UBC Theses and Dissertations

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UBC Theses and Dissertations

Studies on the synthesis and biosynthesis of indole alkaloids Lewis, Norman G.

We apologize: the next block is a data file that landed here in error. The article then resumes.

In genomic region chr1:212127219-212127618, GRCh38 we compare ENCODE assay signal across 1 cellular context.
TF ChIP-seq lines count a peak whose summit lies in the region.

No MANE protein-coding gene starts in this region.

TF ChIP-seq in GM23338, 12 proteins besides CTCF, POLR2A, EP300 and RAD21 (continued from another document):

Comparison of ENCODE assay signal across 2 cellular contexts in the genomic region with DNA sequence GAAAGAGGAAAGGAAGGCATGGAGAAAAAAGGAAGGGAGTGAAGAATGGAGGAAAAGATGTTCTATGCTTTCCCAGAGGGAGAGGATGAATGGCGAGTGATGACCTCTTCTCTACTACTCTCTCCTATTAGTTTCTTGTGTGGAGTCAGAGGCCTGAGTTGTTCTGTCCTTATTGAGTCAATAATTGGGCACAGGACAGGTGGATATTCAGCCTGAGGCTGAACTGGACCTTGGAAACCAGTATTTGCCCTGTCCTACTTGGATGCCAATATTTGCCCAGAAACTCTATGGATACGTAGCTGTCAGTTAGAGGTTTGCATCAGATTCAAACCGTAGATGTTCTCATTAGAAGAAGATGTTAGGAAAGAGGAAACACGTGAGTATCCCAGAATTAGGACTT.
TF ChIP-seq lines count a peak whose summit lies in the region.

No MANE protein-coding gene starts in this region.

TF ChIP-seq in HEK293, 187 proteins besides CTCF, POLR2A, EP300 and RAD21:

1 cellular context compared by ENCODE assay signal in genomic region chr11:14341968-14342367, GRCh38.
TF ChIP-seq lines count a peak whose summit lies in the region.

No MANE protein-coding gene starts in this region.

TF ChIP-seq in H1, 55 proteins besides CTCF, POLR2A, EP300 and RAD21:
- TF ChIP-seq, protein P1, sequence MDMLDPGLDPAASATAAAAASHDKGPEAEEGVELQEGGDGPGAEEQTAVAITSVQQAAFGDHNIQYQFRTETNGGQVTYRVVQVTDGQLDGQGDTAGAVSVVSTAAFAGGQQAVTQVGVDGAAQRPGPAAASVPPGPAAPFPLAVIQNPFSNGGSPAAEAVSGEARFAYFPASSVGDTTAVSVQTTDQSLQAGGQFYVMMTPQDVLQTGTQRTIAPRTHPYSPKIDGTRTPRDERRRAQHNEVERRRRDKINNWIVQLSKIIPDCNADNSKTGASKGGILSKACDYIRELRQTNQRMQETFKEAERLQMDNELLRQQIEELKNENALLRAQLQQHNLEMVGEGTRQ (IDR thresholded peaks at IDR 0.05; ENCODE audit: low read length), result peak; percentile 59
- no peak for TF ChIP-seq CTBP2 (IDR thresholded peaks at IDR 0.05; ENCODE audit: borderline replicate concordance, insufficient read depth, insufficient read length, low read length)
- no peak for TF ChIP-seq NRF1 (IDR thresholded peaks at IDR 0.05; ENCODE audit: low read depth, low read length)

Part I of this thesis describes the more recent investigations towards the elucidation of the biosynthetic pathways leading to the formation of a class of indole alkaloids found in Aspidosperma vargasii. In this respect, the in vivo role of tryptophan (lb) and stemmadenine (63) were studied but the incorporation levels obtained were not conducive with the active intermediacy of either (lb) or (63) in the biosynthesis of the alkaloids uleine (103), guatambuine (104) or 9-methoxy-olivacine (111). Conditions for the growth of Aspidosperma australe, A. pyricollum and A. vargasii tissue cultures are also reported. Part II discusses the more recent studies towards the synthesis of stemmadenine (63) with radioactive labels at the required positions in the molecule. The studies initially involved conversion of strychnine (5) to 2β, 16α-cur-19-en-17-ol (143) by a previously described sequence of reactions. Conditions for the efficient conversion to the known 2β-cur-19-en-l7-al (145) were developed but subsequent conversion to stemmadenine (63) was not accomplished. The conversion of (143) to des-carbomethoxystemmadenine (128) is reported. Further studies towards the synthesis of stemmadenine (6 3) were initiated from methyl-2β,16α-cur-19-en-17-oate (133). The ester (133), derived from strychnine (5) in overall low yield via Wieland-Gumlich aldehyde (129) was an important intermediate in the synthesis of epistemmadenine (138). A more efficient synthesis of (133) was developed from Wieland-Gumlich aldoxime (130). Ester (133) was efficiently converted to (-) akuammicine (64) by treatment with lead tetra-acetate and these recent conditions have been successfully applied in the total synthesis of vindoline (11). Akuammicine (64) was converted to deshydroxymethylstemmadenine (122). Attempts to convert (122) or Na-carbomethoxydeshydroxymethylstemmadenine (175) to stemmadenine (63) were unsuccessful. These failures prompted alkylation studies with the model system, 1-carbomethoxy-1,2,3,4-tetrahydrocarbazole (156) prepared from tetrahydrocarbazole (155) via a three step synthesis. The N-carbomethoxy derivative (170) of (156) was treated with formaldehyde in the presence of potassium hydride and gave the required 1-carbomethoxy-1-hydroxymethyl-1,2,3,4-tetrahydrocarbazole (157) in good yield. Further alkylation studies with 18β-carbomethoxycleavamine (72) and the corresponding Na-carbomethoxy (180) and Na-methyl (183) derivatives were unsuccessful. Indeed, it appears that introduction of the hydroxymethyl group in the more complex systems cannot be accomplished using this strategy. Part III of this thesis investigated the role of catharanthi: Nb-oxide (205) as a possible precursor for the in vivo formation of the medicinally important dimeric alkaloid vincristine (201) in Catharanthus roseus. In these studies the chemistry of catharanthine (12) was appropriately developed in order that radioactive labels at (1) the aromatic positions C₁₁-C₁₄ (2) C-19 (3) C-18 and (4) C-22 could be introduced. (Ar³H) catharanthine-Nb-oxide (205) was administered to C. roseus and the alkaloid vincristine (201) isolated by cold dilution. The incorporation levels obtained do not give substantial in vivo support for the intermediacy of (205) in the biosynthesis of (201). Part IV of this thesis discusses the formation of important intermediates in the recent investigations towards the synthesis of the anti-tumour alkaloids ellipticine (106) and olivacine (105) . In this respect the synthesis of indol-2-y1-1-(4' pyridyl)-ethanol (239) was carried out. Hydrogenolysis of (239) with H₂/Pd/C afforded indol-2-y1-1-(4' pyridyl)-ethane (240). Treatment of (239) with acetic acid in pyridine gave the required indol-2-y1-1-(4' pyridyl)-ethene (241). With the chemistry developed for the formation of derivatives (239-241) further studies for the introduction of the N'-methyl group and the C-3 side chain ((CH₃) ₂N CH₂) were executed to give derivatives (246) and (247). The tetrahydropyridine derivative (248) was obtained by sodium borohydride reduction of (246). The cyclisation of (24 8) to the pyridocarbazole derivative (235) was not attempted. However the conditions necessary for the cyclisation have been reported for the synthesis of the close related alkaloid ellipticine (106). Further cyclisation studies using the corresponding dihydropyridine derivatives of (246) and (247) are currently under investigation.

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